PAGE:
Update: Another Hit for Turkish Tourism?

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“The tourism industry here has completely changed,” Mr. Aykac, the tour guide, said. “For the past two years, I haven’t received a single call for business from my ordinary clients.” To make ends meet, Mr. Aykac has begun working with Taiwanese groups, partnering with an English-speaking Taiwanese guide who translates his notes into Chinese. The double translation creates a barrier between himself and his tourists, Mr. Aykac said. “It’s almost like two blind guys conversing with each other,” he said.

While many Americans have hesitated to return, visitors from Iran and elsewhere have poured into the country. In 2017, 2.5 million Farsi-speaking tourists arrived in Turkey, a 50 percent increase over the previous year. Turkey shares a 310-mile land border with Iran, and on June 18, train service from the northwestern Iranian city of Tabriz resumed to the Turkish border town of Van after being halted three years ago following a bomb attack.

And the increasing numbers of visitors from Kuwait, Bahrain and Saudi Arabia has resulted in wider availability of halal food and Farsi- and Arab-language menus.

“In Istanbul, a vast number of shops, restaurants and cafes have opened up that cater specifically to Middle Eastern tourists,” said Paul Osterlund, a New Mexico native who has worked as a journalist in Istanbul for eight years.

And while the sights and inexpensive shopping in Turkey are part of the appeal for this new sector, it’s the nation’s relaxed attitudes toward alcohol and female dress that make it a particularly appealing getaway for Muslim visitors who want to let loose. Middle Eastern medical tourists — particularly those in search of cut-rate hair transplant surgeries — are also realizing that Turkish doctors offer procedures at attractive prices.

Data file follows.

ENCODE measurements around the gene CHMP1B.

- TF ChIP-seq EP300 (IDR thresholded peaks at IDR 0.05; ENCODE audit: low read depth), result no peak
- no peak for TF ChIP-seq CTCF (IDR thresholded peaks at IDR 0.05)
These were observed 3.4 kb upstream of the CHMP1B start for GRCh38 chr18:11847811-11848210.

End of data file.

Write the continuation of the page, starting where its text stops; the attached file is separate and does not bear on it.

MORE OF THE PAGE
But whether or not the cafes and shops are full, Turkey feels irrevocably changed, said Mr. Osterlund. “The sporadic violence and horror of 2016 is gone, [but] the air remains thick with political tension,” he said.

For guides who cater specifically to English-speaking tourists, times remain tough. Ansel Mullins co-founded Culinary Backstreets, his now-global gastronomic tour company, from Istanbul in 2009. The company (which employs Mr. Osterlund as a freelance writer) now runs English-language food tours in 13 international cities, but Mr. Mullins said that interest in his Istanbul offering fell 80 percent from 2015 to 2016. Numbers are creeping back up in 2018, but have yet to fully rebound. Tour groups as a whole from Western nations are not returning to Turkey yet, he said.

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